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The Jlab Talk Go is a tiny improvement on your gaming headset's microphone

The American Jlab Audio focuses on the budget market. They offer a wide range of audio products, from in-ear earplugs to noise-canceling headsets, all for a budget price.
The Jlab Talk Go is the cheapest USB microphone from the Jlab range : you can get it for less than 70 euros. For that money you get the microphone itself, of course, but also a usb-c to -a cable and a small, three-legged desktop stand with rubber feet.
Build quality

Like the Jlab Play, the Talk Go also features blue accents. Behind the plastic grille you will find a blue windscreen and the aforementioned rubber feet are also colored blue. The three-legged stand is also completely made of metal and therefore feels quite sturdy and confidence-inspiring. The same does not apply to the microphone. The plastic grille that protects the membranes looks fairly sturdy, but gives a little when you push on it. Although most of the housing – except for the grille – is made of metal, the Jlab Talk Go is unbelievably light. Of course that doesn’t say anything directly about the sound of this microphone, but it does raise some doubts about the lifespan of the Talk Go.

On the bottom of the microphone has the necessary buttons. As mentioned, the microphone has multiple membranes and that ensures that you can switch between two different directional characteristics. You do this with the button in the center of the bottom of the Talk Go: if you press it for a long time, you switch between an omnidirectional and cardioid characteristic. Press it briefly to mute the signal.

In practice

Next the multi-function mute button, there is also a volume wheel and a headphone output on the bottom of the microphone. Direct monitoring is available via this headphone output. The manual and online tutorial videos tell you that the volume wheel can adjust the volume level of the direct monitoring. In practice this does not appear to be the case; the volume wheel only controls the overall output level.

That means there is no way to lower your own voice. Aside from the odd fact that the manual and how-to videos state otherwise, it’s pretty impractical. Once you’ve plugged in the Jlab and plugged in your headphones, you can’t listen to music without hearing amplified ambient noise through it all the time. Unless you completely disable direct monitoring by selecting a different source for your input and output, of course, but that is not the best solution in every situation. It is quite a damper on the user-friendliness.As far as the user experience is concerned, there is nothing directly wrong with the Talk Go, but it is noticeable that nothing comes naturally. Not only do you have to change settings manually to disable the direct monitoring, even if you connect the microphone, it is not automatically recognized as an input or output device.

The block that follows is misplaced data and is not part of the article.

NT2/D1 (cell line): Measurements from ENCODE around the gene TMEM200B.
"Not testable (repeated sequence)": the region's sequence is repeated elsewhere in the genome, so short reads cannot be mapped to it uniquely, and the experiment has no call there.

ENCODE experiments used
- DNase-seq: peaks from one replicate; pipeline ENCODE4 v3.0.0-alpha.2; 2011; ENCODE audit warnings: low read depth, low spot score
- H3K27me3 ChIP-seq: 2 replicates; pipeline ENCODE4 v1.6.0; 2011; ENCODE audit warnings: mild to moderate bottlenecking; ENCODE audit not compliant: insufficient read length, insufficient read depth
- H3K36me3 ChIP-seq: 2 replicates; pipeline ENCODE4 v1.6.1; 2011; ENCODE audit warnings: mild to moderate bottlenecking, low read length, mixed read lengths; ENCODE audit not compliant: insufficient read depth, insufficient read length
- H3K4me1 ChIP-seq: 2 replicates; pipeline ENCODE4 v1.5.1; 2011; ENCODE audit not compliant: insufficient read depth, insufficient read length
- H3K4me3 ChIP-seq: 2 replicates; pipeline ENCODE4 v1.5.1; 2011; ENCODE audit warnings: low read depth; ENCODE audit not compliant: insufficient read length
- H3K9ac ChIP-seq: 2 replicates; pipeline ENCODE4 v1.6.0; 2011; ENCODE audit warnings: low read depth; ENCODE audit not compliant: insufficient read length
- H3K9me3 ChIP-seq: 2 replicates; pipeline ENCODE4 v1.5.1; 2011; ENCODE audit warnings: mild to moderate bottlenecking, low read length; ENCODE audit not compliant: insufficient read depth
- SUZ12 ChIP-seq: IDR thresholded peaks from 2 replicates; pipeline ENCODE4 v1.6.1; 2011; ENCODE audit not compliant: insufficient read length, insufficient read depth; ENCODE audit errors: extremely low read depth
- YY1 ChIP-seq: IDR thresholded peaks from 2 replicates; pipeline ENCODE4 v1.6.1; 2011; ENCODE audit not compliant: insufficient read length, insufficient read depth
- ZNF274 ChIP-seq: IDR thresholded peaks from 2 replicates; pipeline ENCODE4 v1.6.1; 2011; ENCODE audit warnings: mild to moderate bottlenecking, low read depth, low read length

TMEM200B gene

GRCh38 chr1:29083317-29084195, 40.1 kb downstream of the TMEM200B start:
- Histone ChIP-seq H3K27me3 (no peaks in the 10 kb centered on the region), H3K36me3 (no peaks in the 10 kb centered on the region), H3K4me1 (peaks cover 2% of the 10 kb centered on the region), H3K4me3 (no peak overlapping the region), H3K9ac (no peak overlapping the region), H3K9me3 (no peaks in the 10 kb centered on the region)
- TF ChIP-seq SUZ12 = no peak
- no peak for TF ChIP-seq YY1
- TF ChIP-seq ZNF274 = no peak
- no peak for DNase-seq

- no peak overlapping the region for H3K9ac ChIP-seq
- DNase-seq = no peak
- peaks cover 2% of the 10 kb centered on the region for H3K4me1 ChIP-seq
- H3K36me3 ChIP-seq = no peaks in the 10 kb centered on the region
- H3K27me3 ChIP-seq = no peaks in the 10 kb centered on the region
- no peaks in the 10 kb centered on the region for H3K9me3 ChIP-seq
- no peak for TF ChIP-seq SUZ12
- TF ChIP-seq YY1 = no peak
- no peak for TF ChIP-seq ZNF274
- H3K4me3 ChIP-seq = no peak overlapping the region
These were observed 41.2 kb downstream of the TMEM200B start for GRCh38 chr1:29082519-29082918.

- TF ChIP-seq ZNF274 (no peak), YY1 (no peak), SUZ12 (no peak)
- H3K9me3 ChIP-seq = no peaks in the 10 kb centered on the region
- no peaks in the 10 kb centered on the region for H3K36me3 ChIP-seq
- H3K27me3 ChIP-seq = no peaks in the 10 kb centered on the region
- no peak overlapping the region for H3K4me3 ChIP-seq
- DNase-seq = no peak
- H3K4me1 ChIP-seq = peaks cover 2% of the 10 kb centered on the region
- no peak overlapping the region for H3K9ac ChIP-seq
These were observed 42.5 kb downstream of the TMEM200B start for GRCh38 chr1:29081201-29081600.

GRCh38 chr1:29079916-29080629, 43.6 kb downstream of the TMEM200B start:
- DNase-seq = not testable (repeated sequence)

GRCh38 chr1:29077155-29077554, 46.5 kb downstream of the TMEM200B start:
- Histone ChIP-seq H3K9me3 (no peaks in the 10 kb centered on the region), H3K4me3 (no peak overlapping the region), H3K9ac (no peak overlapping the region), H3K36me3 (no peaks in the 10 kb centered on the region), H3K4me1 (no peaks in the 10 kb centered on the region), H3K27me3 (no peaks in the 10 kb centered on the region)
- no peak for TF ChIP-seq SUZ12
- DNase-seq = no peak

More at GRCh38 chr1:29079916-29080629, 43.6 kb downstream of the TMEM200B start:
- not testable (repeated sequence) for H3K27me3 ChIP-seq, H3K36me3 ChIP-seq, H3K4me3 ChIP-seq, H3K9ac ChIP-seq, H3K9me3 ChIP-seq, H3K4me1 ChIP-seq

The sound

The sound of the microphone is at the level you can expect for this price. In cardioid mode, the Talk Go is incredibly sensitive to low-frequency information. Unsurprisingly, the plastic grille dampens virtually nothing in air pressure differences. The internal windscreen also seems to do nothing for p and b sounds. This ensures that voices not only sound somewhat nasal, but that you also get a big bang in your ears with consonants.

Do you want less ambient noise? your voice recording and if you therefore move a little closer to the microphone, you will notice that distortion occurs quickly. Even if you digitally turn the gain almost all the way down, you occasionally have to be careful not to include a distortion effect. In omnidirectional mode, the Jlab Talk Go seems a lot less sensitive to this, but then again it lacks the necessary definition in the sound.

For 70 euros you are effectively purchasing a small improvement compared to the internal microphone of your laptop or cheap game headset In conclusion

The Jlab Talk Go is a simple USB microphone with problems to be expected from a microphone of this price. For 70 euros you effectively purchase a small improvement compared to the internal microphone of your laptop or cheap game headset; that is simply not worth the money. You will not make a real podcast with the Talk Go. It is also a great loss for gaming that the direct monitoring is not adjustable in volume. You’d better save up.
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Adrian Ovalle
Adrian is working as the Editor at World Weekly News. He tries to provide our readers with the fastest news from all around the world before anywhere else.

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